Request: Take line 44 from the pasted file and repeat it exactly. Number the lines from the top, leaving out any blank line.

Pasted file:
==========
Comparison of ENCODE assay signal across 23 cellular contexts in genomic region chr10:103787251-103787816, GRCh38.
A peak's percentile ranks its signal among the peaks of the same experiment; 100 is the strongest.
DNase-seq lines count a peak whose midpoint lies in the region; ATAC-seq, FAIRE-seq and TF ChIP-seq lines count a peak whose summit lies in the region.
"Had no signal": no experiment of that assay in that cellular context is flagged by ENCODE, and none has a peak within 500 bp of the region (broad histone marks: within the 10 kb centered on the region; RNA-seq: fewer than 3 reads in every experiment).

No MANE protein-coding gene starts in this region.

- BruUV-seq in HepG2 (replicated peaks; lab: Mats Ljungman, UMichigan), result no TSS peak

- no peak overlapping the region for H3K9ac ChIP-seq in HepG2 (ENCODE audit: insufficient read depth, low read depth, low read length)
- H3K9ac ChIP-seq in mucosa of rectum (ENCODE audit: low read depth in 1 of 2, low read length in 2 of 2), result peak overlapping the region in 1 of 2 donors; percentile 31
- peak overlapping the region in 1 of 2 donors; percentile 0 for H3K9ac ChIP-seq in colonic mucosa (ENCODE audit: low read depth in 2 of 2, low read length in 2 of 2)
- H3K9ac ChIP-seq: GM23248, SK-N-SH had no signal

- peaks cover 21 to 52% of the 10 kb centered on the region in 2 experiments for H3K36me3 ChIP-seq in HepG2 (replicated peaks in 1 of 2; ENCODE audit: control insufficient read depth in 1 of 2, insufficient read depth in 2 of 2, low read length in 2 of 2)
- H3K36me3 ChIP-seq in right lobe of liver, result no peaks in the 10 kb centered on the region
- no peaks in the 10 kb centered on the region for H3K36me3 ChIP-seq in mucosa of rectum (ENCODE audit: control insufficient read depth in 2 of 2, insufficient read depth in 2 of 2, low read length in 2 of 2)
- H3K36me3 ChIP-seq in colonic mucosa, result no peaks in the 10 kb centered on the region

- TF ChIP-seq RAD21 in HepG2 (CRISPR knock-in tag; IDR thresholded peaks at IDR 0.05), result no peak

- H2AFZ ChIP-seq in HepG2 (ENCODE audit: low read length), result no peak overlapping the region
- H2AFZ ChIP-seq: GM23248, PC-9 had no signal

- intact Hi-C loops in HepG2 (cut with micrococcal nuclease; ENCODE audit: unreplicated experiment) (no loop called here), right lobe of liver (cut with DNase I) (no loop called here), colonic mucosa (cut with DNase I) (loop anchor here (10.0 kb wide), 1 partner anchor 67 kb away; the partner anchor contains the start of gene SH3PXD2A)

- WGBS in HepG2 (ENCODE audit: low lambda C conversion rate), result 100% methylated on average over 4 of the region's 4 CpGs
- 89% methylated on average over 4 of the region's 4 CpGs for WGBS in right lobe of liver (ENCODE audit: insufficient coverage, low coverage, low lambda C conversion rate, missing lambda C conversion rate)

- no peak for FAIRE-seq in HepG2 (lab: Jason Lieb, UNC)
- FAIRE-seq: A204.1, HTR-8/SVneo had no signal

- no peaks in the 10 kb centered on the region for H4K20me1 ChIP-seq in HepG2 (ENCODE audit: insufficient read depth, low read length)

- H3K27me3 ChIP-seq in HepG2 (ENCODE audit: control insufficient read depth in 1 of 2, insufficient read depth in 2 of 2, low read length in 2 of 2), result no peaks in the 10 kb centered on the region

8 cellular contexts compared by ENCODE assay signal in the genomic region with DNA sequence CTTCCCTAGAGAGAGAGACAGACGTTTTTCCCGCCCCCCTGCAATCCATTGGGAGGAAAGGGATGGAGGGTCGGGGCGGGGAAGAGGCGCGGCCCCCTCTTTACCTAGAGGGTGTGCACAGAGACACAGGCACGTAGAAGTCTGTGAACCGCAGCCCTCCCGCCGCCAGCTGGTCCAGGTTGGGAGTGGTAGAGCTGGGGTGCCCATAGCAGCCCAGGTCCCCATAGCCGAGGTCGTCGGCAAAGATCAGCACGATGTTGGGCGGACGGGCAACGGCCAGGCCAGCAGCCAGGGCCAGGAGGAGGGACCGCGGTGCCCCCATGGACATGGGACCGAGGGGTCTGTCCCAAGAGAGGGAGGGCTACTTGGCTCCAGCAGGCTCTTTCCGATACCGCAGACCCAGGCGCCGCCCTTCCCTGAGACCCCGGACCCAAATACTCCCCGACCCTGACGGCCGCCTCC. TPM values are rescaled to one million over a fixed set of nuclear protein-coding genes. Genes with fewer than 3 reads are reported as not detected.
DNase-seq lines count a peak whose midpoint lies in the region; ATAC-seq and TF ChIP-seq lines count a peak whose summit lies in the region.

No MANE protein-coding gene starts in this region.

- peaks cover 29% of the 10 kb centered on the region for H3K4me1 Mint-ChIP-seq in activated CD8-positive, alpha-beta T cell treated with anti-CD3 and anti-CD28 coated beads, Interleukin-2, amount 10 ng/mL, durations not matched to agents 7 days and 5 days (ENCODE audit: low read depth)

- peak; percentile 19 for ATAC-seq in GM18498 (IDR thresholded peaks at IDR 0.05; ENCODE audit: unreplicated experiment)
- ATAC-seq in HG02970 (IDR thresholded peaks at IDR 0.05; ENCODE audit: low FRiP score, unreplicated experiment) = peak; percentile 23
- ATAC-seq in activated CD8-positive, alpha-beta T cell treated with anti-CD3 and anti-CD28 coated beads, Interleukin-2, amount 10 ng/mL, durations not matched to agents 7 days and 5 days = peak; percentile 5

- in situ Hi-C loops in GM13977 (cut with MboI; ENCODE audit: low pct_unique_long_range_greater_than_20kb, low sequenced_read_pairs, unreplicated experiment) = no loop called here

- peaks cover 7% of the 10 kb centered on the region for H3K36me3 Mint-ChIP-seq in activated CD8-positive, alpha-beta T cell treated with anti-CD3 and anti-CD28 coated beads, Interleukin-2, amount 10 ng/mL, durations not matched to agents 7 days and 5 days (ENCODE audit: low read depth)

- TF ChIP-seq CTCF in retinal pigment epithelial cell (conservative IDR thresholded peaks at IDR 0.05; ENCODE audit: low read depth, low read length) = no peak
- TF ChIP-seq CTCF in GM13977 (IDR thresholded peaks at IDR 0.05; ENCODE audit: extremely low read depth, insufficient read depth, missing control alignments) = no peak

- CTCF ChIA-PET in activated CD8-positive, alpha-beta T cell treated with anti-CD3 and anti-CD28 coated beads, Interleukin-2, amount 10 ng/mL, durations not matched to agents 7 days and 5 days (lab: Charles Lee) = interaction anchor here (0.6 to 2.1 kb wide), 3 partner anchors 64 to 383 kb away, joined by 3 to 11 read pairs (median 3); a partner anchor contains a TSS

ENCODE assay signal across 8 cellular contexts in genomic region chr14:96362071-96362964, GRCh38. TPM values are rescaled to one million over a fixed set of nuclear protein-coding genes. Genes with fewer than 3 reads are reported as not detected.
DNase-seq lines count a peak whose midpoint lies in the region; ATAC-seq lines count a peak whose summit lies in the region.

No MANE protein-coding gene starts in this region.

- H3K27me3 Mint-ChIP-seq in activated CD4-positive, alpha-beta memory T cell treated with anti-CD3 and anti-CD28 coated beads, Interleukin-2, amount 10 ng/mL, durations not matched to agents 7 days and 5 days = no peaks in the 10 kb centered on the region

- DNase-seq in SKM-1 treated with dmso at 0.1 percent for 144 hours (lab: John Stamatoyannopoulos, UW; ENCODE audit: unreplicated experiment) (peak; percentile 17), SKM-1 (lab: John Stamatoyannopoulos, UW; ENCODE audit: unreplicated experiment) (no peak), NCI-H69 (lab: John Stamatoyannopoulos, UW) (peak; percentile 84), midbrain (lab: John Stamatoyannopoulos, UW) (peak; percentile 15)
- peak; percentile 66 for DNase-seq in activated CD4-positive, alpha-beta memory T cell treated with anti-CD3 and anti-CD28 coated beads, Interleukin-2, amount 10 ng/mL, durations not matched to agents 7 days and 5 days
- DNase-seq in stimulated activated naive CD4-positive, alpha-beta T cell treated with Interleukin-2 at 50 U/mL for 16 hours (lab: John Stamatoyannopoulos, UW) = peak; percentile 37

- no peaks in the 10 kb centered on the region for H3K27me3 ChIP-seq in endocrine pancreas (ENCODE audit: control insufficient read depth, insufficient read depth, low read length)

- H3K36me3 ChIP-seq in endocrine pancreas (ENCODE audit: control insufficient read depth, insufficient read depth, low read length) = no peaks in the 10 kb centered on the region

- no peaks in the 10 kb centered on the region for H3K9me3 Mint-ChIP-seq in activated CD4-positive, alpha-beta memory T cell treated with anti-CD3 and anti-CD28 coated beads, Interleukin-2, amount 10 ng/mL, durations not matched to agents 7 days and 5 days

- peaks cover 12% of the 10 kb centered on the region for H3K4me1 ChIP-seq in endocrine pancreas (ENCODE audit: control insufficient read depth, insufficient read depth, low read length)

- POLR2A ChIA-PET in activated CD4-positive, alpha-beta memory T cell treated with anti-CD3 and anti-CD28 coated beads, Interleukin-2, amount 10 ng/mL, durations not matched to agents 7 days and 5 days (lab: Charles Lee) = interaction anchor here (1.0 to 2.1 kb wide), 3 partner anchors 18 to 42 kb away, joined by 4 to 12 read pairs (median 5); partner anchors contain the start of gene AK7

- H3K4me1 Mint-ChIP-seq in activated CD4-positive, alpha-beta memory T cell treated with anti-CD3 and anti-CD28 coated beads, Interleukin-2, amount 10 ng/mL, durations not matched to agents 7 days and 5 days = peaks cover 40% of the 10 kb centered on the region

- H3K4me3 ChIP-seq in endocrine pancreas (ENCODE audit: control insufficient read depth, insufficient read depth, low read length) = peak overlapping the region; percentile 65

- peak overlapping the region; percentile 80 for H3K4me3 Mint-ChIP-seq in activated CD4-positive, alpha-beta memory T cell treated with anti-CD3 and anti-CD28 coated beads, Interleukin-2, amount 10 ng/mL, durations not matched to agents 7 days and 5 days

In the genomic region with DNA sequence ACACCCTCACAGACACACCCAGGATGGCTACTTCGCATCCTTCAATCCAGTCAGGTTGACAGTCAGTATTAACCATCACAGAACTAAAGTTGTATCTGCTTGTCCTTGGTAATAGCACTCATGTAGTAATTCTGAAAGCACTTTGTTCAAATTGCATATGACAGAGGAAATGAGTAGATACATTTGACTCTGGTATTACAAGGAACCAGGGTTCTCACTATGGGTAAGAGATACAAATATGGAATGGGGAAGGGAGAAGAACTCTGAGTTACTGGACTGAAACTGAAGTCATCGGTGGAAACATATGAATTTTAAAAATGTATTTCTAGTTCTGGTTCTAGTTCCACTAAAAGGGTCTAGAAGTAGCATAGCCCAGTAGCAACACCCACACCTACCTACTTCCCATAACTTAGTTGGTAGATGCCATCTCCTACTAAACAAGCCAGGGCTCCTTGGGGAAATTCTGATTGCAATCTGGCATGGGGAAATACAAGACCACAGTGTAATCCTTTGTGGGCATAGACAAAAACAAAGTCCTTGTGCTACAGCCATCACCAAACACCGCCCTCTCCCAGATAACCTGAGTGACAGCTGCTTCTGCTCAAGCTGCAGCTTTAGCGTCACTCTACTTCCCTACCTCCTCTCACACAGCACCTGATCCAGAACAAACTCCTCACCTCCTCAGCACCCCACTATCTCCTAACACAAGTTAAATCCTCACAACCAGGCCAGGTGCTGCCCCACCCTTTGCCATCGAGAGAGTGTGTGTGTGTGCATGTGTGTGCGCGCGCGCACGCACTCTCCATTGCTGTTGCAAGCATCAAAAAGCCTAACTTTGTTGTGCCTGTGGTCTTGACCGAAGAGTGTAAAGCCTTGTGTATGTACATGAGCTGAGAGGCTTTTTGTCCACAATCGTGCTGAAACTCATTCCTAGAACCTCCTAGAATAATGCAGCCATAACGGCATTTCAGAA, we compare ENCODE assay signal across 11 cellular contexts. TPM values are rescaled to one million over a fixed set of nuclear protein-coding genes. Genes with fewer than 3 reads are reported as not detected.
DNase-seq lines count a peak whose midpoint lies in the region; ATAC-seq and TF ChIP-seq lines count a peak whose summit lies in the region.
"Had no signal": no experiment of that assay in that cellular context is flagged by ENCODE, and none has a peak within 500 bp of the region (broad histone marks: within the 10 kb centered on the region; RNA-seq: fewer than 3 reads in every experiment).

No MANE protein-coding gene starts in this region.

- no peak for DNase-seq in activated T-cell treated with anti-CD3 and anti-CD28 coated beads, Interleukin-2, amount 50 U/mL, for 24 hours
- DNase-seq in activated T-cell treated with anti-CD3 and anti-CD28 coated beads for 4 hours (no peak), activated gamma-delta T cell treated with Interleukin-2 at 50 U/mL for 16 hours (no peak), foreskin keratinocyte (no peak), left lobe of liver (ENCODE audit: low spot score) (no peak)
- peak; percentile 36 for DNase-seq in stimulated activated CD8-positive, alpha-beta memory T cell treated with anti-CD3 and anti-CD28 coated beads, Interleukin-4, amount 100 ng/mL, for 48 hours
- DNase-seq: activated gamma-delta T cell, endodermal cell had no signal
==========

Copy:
- no peaks in the 10 kb centered on the region for H3K27me3 ChIP-seq in endocrine pancreas (ENCODE audit: control insufficient read depth, insufficient read depth, low read length)